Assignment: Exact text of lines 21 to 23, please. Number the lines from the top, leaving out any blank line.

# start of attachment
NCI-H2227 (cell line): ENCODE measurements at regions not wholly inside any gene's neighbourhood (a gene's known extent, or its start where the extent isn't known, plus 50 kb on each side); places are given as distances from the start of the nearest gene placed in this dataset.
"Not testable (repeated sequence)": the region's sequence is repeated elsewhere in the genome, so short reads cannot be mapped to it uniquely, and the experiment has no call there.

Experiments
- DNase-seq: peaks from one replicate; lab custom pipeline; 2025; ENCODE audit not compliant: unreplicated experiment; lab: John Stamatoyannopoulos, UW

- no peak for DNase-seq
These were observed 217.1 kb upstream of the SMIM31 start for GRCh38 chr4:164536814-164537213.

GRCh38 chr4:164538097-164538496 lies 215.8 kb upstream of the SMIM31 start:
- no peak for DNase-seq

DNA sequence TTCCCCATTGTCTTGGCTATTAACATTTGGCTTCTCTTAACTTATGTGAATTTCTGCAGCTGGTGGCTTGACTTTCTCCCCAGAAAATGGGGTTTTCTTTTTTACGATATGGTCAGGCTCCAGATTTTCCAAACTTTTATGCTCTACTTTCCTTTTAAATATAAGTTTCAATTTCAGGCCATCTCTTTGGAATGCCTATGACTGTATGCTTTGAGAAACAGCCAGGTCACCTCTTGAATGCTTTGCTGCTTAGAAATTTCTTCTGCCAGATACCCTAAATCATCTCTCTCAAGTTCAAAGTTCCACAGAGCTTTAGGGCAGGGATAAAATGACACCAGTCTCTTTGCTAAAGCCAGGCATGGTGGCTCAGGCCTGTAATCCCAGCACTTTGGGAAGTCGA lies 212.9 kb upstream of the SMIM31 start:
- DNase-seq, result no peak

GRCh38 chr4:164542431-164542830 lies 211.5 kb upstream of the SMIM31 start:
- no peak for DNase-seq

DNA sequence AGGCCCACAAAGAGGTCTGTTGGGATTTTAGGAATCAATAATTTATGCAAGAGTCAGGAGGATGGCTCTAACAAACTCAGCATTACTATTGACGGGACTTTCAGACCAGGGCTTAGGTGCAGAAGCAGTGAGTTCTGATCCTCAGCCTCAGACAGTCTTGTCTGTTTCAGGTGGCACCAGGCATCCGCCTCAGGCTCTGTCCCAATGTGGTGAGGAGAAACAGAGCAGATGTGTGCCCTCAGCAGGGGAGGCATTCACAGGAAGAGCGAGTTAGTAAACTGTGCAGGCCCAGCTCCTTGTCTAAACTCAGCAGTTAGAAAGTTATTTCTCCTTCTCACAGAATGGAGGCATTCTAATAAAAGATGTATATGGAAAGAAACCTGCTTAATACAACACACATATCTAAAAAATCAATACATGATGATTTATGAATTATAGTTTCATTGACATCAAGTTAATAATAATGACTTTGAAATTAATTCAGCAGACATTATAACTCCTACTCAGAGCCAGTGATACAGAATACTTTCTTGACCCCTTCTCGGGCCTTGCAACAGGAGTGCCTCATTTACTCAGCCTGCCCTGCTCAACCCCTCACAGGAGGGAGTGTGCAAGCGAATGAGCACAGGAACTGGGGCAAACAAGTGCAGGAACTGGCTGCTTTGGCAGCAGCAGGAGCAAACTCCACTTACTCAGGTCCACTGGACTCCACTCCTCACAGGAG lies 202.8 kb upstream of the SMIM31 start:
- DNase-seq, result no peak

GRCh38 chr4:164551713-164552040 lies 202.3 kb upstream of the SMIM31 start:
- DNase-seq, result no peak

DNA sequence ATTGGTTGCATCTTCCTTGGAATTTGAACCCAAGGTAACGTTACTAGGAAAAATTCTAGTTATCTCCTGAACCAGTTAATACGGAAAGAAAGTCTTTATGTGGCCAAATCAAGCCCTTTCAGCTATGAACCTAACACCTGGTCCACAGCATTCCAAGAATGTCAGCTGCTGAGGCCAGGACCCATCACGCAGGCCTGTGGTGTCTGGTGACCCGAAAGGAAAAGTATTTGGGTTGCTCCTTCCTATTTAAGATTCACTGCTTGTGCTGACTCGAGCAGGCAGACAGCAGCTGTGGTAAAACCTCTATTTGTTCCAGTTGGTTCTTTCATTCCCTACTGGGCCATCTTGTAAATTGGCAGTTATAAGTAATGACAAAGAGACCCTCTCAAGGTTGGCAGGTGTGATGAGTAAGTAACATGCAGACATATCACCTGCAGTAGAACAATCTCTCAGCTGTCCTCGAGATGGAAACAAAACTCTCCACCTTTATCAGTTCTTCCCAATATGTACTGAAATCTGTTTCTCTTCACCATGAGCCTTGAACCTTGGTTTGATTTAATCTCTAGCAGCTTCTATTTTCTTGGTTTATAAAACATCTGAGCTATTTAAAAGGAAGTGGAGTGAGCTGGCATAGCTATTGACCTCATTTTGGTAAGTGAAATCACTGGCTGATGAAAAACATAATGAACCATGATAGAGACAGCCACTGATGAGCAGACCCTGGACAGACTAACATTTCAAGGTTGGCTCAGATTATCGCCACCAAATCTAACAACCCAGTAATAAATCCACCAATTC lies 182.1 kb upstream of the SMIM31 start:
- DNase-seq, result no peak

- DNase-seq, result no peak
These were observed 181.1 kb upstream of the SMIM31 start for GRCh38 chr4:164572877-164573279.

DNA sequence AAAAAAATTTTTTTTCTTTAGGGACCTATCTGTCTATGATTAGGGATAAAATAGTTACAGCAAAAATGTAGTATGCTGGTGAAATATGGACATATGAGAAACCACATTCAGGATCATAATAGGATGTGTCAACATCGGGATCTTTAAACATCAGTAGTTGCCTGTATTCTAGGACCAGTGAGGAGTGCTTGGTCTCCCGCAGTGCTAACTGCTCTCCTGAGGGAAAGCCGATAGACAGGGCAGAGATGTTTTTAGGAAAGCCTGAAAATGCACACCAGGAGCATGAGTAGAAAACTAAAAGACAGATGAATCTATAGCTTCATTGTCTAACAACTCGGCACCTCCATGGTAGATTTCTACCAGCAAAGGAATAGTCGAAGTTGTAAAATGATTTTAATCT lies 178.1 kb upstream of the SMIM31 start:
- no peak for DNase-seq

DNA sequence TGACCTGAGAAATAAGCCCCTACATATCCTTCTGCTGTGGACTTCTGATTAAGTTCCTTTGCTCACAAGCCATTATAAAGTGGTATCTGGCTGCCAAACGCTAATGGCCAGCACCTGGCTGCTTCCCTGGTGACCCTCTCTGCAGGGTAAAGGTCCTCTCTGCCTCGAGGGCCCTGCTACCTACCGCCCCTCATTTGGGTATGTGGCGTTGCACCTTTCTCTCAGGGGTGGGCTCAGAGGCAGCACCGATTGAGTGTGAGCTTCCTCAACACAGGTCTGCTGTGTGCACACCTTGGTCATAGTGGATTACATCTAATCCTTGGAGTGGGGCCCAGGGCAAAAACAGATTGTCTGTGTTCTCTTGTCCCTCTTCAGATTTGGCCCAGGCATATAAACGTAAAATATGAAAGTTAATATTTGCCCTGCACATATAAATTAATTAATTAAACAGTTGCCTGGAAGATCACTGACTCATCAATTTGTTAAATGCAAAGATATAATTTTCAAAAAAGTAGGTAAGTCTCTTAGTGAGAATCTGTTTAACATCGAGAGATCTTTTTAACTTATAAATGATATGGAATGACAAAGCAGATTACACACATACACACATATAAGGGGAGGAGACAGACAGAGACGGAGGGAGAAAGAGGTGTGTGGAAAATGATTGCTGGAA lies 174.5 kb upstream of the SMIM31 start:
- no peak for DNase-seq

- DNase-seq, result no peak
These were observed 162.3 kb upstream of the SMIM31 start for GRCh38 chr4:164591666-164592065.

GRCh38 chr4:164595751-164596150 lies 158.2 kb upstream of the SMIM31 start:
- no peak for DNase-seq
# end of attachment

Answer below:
DNA sequence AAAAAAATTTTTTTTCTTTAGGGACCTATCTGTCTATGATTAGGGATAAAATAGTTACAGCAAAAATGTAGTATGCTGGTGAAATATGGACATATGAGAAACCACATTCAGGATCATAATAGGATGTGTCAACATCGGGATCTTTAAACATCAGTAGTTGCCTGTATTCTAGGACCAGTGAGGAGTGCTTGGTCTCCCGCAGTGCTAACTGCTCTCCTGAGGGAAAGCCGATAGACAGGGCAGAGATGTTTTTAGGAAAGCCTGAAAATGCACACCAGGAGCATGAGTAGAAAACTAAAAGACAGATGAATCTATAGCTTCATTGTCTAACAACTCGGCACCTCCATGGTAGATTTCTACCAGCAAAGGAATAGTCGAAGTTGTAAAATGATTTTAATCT lies 178.1 kb upstream of the SMIM31 start:
- no peak for DNase-seq

DNA sequence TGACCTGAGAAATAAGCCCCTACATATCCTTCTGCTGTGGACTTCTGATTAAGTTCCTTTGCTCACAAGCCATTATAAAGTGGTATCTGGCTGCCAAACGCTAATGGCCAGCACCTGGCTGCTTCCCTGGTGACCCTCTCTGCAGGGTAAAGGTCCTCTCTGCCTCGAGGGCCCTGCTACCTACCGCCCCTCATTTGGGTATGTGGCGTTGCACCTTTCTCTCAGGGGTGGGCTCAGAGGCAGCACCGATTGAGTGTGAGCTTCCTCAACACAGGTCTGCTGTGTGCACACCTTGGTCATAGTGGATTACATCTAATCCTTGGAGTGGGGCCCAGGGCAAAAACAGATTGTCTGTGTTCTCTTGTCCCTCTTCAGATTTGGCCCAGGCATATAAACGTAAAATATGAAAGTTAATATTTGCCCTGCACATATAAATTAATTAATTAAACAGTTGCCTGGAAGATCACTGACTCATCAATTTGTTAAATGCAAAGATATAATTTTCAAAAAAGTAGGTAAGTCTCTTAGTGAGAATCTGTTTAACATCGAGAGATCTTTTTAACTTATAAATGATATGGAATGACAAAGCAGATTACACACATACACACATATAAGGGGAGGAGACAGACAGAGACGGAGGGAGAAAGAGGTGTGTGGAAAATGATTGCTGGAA lies 174.5 kb upstream of the SMIM31 start: